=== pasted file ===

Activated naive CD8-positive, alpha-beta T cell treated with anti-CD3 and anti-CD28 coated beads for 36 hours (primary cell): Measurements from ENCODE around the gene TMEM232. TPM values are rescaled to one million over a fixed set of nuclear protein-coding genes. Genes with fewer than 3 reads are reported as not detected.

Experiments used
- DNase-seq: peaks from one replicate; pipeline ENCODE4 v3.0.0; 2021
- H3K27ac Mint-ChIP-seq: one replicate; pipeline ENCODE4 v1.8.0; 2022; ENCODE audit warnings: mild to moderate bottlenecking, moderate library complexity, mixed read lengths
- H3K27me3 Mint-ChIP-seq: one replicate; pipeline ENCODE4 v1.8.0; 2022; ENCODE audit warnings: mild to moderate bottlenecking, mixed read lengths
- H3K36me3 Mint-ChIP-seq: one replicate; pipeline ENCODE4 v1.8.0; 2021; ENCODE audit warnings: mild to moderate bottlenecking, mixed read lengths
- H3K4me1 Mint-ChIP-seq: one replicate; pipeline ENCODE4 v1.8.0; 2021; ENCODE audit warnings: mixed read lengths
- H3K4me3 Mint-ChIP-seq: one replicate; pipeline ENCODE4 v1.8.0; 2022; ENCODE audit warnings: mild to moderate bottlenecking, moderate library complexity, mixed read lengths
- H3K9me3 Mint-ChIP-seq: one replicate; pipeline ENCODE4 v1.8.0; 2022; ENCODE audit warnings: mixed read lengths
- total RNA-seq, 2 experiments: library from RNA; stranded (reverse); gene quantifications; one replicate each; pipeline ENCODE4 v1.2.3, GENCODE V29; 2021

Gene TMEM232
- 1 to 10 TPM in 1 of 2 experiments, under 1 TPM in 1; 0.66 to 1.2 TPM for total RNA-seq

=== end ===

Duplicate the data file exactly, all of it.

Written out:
Activated naive CD8-positive, alpha-beta T cell treated with anti-CD3 and anti-CD28 coated beads for 36 hours (primary cell): Measurements from ENCODE around the gene TMEM232. TPM values are rescaled to one million over a fixed set of nuclear protein-coding genes. Genes with fewer than 3 reads are reported as not detected.

Experiments used
- DNase-seq: peaks from one replicate; pipeline ENCODE4 v3.0.0; 2021
- H3K27ac Mint-ChIP-seq: one replicate; pipeline ENCODE4 v1.8.0; 2022; ENCODE audit warnings: mild to moderate bottlenecking, moderate library complexity, mixed read lengths
- H3K27me3 Mint-ChIP-seq: one replicate; pipeline ENCODE4 v1.8.0; 2022; ENCODE audit warnings: mild to moderate bottlenecking, mixed read lengths
- H3K36me3 Mint-ChIP-seq: one replicate; pipeline ENCODE4 v1.8.0; 2021; ENCODE audit warnings: mild to moderate bottlenecking, mixed read lengths
- H3K4me1 Mint-ChIP-seq: one replicate; pipeline ENCODE4 v1.8.0; 2021; ENCODE audit warnings: mixed read lengths
- H3K4me3 Mint-ChIP-seq: one replicate; pipeline ENCODE4 v1.8.0; 2022; ENCODE audit warnings: mild to moderate bottlenecking, moderate library complexity, mixed read lengths
- H3K9me3 Mint-ChIP-seq: one replicate; pipeline ENCODE4 v1.8.0; 2022; ENCODE audit warnings: mixed read lengths
- total RNA-seq, 2 experiments: library from RNA; stranded (reverse); gene quantifications; one replicate each; pipeline ENCODE4 v1.2.3, GENCODE V29; 2021

Gene TMEM232
- 1 to 10 TPM in 1 of 2 experiments, under 1 TPM in 1; 0.66 to 1.2 TPM for total RNA-seq